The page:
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Fotonica Review (PC)

During a recent pan-European vacation I occasionally found myself sitting in front of a laptop with a smidgen of time to kill, a dash of boredom and a pathetic spluttering of bits and bytes through a shitty wifi network providing me with precious, life giving internet. During these moments I looked for some new game to divert me for a few moments between flights, train journeys or goat rides. I needed something fast and engaging; something I could start playing quickly and quit out of at a moments notice. Those goats don’t hang around.

And so I stumbled across Fontonica which was developed by a small company consisting of just two called Santa Ragione. Fotonica is to PC gaming what Canabalt is to mobile gaming; a fast and visceral one-button platform game. While Canabalt is a futuristic side scroller though, Fotonica is a Tron-inspired first person game set in a world of clean lines and retro computer graphics and a pumping techno/trance soundtrack….and its wonderful.

A passer by could mistake the whole thing as a game similar in style to Mirrors Edge, but the kinetic running and jumping and characteristic wobbling camera masks a much simpler game; one which exists completely on rails as your avatar runs ever onward on a single, unalterable path.

As with more traditional platform games it’s the high paths that reap the best rewards with the lower platforms acting as an occasional lifesaver when you misjudge your jumps. Gameplay involves little more than pressing the right button at the right time. Crucially though, its by releasing a button on the keyboard that you jump rather than pressing one. Pressing a key also causes your character to run more quickly. In this way, the game quickly falls into a unique rhythm of flying gracefully through the air before furiously divebombing back to earth. The feeling of motion and speed is engrossing and as your scores increase and you adapt to the feel of the games physics, you begin to feel yourself pulled into the screen as in the very best futuristic racing games like Wip3out.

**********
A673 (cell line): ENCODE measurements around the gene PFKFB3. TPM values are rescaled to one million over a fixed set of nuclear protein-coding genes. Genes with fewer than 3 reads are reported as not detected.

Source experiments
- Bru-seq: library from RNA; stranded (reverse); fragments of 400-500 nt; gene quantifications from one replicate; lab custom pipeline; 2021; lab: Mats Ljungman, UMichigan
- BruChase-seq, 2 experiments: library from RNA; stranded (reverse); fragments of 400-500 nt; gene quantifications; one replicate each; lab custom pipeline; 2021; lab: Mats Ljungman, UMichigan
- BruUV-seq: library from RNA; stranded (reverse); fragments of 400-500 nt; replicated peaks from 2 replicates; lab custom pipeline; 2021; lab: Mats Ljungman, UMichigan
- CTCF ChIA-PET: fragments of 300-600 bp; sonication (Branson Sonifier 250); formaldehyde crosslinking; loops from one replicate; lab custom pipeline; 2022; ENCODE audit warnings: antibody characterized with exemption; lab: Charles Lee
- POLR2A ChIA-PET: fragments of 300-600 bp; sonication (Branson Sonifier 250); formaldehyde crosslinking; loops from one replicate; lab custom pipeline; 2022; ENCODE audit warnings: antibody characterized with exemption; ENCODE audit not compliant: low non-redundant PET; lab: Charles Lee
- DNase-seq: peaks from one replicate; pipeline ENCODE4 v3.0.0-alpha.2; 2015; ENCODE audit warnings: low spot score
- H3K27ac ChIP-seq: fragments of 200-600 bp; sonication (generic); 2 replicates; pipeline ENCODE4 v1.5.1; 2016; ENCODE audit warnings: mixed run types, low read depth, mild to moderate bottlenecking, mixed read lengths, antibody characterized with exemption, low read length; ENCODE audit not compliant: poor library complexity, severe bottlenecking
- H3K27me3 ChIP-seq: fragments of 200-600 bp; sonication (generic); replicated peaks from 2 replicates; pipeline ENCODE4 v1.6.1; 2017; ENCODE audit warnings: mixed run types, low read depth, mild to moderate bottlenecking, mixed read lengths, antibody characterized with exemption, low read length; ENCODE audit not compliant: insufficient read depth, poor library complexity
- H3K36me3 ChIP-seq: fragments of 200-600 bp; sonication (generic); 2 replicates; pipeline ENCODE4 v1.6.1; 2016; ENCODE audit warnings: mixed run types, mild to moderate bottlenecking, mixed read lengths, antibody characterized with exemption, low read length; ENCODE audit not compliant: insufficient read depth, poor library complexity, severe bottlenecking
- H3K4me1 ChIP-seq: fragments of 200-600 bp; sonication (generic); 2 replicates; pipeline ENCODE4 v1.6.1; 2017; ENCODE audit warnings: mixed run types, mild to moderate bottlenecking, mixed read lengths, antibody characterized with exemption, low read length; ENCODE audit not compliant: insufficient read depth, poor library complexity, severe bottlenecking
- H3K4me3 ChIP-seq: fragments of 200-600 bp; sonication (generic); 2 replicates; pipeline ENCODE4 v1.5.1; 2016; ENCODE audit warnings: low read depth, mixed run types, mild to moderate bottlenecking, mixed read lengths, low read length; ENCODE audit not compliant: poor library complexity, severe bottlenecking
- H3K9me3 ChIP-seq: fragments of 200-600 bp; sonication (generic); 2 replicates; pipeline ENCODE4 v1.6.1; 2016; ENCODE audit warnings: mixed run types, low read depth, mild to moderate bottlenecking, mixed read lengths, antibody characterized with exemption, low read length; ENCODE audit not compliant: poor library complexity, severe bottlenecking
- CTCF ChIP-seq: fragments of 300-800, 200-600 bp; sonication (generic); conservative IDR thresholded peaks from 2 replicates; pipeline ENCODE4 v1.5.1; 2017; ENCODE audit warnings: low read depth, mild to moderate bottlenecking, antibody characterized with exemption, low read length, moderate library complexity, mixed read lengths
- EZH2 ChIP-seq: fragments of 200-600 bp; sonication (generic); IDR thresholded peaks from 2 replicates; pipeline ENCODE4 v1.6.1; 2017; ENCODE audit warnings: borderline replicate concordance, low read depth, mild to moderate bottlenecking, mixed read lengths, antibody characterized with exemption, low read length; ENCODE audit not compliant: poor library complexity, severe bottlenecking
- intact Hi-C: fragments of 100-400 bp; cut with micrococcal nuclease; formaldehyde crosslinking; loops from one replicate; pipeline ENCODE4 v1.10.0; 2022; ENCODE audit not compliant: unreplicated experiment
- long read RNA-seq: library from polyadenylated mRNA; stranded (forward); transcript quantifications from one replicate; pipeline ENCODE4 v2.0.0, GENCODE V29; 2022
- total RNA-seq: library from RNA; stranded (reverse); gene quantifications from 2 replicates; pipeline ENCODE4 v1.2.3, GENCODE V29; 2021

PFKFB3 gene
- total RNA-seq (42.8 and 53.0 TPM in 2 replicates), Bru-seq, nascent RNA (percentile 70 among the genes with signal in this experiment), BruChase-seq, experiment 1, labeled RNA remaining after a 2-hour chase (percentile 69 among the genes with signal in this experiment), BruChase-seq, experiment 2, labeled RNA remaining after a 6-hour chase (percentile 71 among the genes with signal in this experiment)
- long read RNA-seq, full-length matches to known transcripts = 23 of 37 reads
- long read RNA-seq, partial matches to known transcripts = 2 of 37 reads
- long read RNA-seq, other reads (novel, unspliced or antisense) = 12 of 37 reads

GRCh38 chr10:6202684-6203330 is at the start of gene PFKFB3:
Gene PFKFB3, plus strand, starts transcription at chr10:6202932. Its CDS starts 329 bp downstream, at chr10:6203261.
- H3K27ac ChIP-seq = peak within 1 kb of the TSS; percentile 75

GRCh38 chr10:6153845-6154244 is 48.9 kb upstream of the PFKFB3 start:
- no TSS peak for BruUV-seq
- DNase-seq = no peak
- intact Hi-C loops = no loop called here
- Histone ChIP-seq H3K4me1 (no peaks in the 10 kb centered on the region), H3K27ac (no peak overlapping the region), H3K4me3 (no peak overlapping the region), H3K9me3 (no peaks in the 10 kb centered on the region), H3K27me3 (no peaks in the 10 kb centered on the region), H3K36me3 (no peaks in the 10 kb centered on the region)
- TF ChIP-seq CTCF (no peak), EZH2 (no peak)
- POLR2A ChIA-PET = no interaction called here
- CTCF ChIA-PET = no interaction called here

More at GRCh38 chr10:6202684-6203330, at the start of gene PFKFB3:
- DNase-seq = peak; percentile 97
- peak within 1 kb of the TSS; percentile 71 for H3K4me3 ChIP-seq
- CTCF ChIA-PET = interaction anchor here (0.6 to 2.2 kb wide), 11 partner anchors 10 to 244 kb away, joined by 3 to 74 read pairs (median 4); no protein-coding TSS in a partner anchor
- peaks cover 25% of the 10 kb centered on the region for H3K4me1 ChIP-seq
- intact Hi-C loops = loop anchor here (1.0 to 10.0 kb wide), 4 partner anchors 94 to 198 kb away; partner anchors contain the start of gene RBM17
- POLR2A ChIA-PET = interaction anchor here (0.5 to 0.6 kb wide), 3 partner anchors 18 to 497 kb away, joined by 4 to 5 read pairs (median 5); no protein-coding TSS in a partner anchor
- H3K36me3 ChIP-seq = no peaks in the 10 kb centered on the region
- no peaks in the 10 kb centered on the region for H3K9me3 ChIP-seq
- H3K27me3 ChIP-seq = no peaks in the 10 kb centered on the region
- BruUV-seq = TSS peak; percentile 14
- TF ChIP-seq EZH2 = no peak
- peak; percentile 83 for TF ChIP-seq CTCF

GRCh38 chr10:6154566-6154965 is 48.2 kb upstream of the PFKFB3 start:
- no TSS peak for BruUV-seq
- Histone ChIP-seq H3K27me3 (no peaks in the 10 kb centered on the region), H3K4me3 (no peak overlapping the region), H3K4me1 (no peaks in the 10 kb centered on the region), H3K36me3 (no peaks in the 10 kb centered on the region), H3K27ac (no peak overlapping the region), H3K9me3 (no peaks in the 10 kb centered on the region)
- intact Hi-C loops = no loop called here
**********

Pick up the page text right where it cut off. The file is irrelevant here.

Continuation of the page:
And its a beautiful world to be pulled into. The different levels each have a unique visual aesthetic. We’re very much in the world of Rez and Tron here, and the effects heavy visuals make a strong impression from the start. Comparisons to such games and movies inevitably raises the question of whether the soundtrack is up to the same standard, and to an extent it is. The pounding techno never reaches Daft Punk levels of aural ecstasy, buts its very good in its own right. Rather disappointingly though the sound often blurs out due to an initially cool effect that occurs when the player is doing well on a given level. As the player excels and their score increases the sound begins to mute as if the player is actually moving too fast for it to keep up. The effect outstays its welcome and detracts from the otherwise excellent soundtrack.

What else is there to say? I never play for more than a few minutes at a time, but when I have those minutes free Fotonica is what I fill them with. Best of all, you can try it now and pay anything you want for it. Fotonica then: it’s the best way to kill time while waiting for your goat to arrive.

8 techno-goats out of 10


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